Sam Peckinpah’s “Straw Dogs” was a provocative and (as a result) controversial movie of its time. Yet after watching it just a few days ago (some 52 years after its original release), I was surprised by how startlingly contemporary (and urgent) its themes happen to be. Take something like “toxic masculinity”, an issue which is routinely examined today and almost always through the same lens. Peckinpah approaches it much differently. He not only explores a warped vision of masculinity, but also what can happen when masculinity is lost.
“Straw Dogs” is an undeniably hard watch and was censored in some places and outright banned in others. The pushback came from the film’s disturbing violence, in particularly a challenging rape scene that upset people for a variety of reasons. Peckinpah scoffed at the criticisms in his notoriously abrasive, no-nonsense style. Yet many of the film’s more vocal critics accused Peckinpah of things like endorsing violence and glamorizing rape. Of course neither are accurate, but it was enough to earn the movie quite a reputation.
Written for the screen by Peckinpah and David Goodman, “Straw Dogs” is an adaptation of the 1969 Gordon M. Williams novel The Siege of Trencher’s Farm. Peckinpah infamously disliked the book. But following an ugly falling out with Warner Bros. he was left with limited opportunities. So he took off for England to create his galvanizing version of Williams’ story. It would end up leaving some critics and audiences shocked despite coming from a filmmaker not exactly known for his delicacy.
Dustin Hoffman delivers one of his very best performances playing David Sumner, an American mathematician who has received a grant to research and study stellar bodies. He and his attractive wife Amy (an indelible Susan George) leave the States for her small hometown village in Cornwall where they move into a rustic two-story cottage once owned by Amy’s father. David hopes the quiet rural setting will be a perfect place to study. But things sour pretty quick.
We quickly notice that the village folks aren’t high on outsiders, especially a milquetoast intellectual from America. First David and Amy run into her ex-boyfriend Charlie Venner (Del Henney) and his four ruffian friends. They’re lifelong locals whose eyes are filled with an unnerving mix of resentment and lust. They lock onto Amy with an uncomfortable gaze, setting the table for a cat-and-mouse game that quickly gets out of control.
Charlie and his friends work under a brutish drunk named Tom (Peter Vaughan) who barely attempts to veil his animosity towards David. Tom send his guys to finish putting a roof on David and Amy’s garage. But they spend more time yucking it up and catching glimpses of Amy than actually working. Rather than call them out, David let’s their behavior go, revealing a side of his character that has serious implications on how the story unfolds.
As we spend more time with David and Amy, the cracks in their relationship begin to show. Amy resents her milksop of a husband, calling him a coward for running away from an America amid the chaos of campus war protests, the civil rights movement, and violent riots across the country. David rejects the label even though he proves her right time and time again. For example, she pleads with him to confront Charlie and the other workers; to say something about their lewd catcalling; to threaten to fire them if they don’t finish their work. But David, as self-absorbed as he is spineless, refuses. From there things only escalate, eventually giving way to a combustible third act.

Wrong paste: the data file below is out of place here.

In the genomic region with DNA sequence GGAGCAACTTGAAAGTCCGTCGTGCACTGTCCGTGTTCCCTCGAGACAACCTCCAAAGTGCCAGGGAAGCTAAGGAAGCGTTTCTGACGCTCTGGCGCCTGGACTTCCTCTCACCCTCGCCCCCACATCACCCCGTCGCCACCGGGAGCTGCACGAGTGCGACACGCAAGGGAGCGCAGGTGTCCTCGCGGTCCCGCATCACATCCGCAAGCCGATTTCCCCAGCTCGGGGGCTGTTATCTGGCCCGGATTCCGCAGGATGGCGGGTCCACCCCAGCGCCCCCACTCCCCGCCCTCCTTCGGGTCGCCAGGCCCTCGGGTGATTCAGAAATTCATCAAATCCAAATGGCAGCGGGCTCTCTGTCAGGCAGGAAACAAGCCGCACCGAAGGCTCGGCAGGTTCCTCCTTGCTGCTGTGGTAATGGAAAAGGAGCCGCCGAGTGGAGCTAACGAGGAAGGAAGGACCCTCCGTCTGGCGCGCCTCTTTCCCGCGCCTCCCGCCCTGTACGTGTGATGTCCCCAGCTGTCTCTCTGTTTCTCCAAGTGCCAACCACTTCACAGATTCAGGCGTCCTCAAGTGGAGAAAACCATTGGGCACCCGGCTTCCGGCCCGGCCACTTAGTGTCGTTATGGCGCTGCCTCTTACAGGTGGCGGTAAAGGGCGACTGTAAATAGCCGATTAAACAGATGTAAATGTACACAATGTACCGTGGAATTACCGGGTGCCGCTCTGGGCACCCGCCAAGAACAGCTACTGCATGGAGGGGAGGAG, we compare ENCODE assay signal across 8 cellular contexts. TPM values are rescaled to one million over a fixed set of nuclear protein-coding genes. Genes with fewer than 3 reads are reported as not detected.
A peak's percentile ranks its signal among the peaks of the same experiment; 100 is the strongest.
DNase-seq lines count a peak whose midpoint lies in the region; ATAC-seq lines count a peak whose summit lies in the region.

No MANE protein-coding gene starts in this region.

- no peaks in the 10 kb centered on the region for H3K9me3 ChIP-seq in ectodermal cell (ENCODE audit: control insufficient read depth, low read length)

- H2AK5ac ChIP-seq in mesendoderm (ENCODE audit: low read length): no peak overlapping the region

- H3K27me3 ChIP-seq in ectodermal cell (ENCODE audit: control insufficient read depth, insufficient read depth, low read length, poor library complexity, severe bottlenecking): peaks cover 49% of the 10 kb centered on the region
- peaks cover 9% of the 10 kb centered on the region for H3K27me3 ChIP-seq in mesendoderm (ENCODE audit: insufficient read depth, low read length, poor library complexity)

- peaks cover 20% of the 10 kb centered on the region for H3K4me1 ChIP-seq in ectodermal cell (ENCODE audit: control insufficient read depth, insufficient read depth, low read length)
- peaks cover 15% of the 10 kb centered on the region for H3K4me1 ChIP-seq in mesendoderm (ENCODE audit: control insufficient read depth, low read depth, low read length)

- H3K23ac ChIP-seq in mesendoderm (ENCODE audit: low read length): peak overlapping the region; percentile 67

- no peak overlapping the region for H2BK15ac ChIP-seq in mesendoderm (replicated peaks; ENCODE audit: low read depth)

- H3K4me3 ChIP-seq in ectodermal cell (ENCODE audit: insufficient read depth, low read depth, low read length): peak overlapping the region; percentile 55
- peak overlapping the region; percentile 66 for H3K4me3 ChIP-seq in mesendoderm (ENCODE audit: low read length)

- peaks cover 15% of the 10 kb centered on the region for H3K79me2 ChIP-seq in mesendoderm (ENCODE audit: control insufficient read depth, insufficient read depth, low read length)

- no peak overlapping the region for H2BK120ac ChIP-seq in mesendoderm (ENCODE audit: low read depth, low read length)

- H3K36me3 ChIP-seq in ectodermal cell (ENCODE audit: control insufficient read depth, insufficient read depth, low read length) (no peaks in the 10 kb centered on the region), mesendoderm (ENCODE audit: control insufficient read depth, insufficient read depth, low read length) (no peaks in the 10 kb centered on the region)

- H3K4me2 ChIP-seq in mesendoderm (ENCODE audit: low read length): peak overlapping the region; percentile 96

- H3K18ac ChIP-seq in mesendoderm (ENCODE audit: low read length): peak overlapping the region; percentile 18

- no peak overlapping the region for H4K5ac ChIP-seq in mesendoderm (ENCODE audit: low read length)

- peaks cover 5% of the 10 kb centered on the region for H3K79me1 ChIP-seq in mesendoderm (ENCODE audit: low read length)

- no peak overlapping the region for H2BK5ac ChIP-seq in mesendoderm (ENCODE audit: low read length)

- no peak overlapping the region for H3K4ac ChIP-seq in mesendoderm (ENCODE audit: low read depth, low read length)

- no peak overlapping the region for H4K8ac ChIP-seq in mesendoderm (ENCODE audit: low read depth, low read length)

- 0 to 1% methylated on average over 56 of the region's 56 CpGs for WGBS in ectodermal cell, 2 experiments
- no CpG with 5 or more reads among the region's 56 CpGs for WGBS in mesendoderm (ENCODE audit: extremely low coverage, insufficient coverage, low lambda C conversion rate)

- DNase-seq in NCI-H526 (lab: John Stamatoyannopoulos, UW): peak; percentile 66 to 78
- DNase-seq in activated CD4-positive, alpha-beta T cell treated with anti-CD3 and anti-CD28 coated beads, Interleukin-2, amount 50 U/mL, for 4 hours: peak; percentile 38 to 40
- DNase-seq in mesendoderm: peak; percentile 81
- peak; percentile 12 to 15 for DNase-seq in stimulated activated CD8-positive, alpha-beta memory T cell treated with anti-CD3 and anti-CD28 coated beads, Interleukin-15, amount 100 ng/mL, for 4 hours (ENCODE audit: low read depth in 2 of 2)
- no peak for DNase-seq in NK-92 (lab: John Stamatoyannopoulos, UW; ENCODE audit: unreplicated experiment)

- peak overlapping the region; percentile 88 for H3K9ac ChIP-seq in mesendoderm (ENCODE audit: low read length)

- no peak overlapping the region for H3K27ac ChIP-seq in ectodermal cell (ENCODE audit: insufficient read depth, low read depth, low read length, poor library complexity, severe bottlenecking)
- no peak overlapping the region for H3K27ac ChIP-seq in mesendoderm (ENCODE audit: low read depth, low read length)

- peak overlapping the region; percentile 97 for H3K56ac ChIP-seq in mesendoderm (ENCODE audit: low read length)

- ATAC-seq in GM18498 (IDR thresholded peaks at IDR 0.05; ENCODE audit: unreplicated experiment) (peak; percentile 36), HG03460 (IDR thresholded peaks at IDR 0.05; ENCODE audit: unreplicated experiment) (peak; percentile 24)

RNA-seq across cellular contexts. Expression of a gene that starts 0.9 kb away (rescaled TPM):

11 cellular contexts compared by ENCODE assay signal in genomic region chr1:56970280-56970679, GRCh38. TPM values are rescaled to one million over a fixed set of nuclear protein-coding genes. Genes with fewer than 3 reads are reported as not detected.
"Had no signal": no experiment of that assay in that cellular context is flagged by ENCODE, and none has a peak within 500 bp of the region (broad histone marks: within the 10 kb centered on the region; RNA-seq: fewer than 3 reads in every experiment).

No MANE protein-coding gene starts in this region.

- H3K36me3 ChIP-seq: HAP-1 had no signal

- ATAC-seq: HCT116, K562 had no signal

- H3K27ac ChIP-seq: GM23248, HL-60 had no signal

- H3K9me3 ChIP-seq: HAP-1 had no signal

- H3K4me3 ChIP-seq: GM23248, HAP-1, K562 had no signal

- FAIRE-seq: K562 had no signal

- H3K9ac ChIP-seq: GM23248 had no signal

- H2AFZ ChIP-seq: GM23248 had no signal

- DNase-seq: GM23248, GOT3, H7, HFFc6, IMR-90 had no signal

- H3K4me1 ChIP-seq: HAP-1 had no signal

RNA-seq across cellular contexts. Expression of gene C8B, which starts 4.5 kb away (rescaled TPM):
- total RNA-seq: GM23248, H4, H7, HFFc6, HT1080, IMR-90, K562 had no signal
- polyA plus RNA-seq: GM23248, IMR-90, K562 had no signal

While David’s contempt and cowardice ensures he’s no hero, Amy is far more complex. She rightly calls him out for his haughtiness and condescension. She’s right for expecting him to stand up and defend her and their home. But she’s not above rubbing his insecurities in his face. She’s alluring and vivacious and her provocations range from mocking to suggestive (I’ll leave you to discover what I mean).
Nothing about what happens next is remotely pleasant or cathartic. First is the film’s notorious rape scene – a fixture of controversy as much today as it was in 1971. It’s a fittingly troubling but surprisingly layered sequence that has prompted numerous interpretations over the years. Then there’s the film’s final 30 minutes – a violent siege on the couple’s home where the pacifistic David finally takes a stand. But not out of some noble concern for his wife’s well being. It’s more out of ego and rage which unleashes his own primitive inner violence.
Amy may show bad judgement and sometimes act petulant and juvenile, but make no mistake, she’s the victim of the film. Despite some claims, the film doesn’t cast the blame on her and the complexity of her character doesn’t equal guilt. There’s never a sense that ‘she got what was coming to her’. Peckinpah’s vision isn’t that shallow or misogynistic. Well before the physical and psychological violence Amy is treated with little regard by her husband. She yearns for his attention but David keeps her at a distance, leaving her to feel alone and disconnected. David’s negligence and self-absorption sets into motion much of what follows.
“Straw Dogs” is ugly, disturbing, and hard to take in, just like a story of this nature should be. It’s also hard to turn away from thanks to Peckinpah’s direction, John Coquillon’s fiercely hypnotic cinematography, and great performances especially from Hoffman and George. The film’s ambiguity may be a stumbling block for some, but it has long been a key part of the film’s allure. It opens up the movie to a number of thoughtful (and frankly discomforting) considerations which only intensify as things move from a slow simmer to a scalding boil.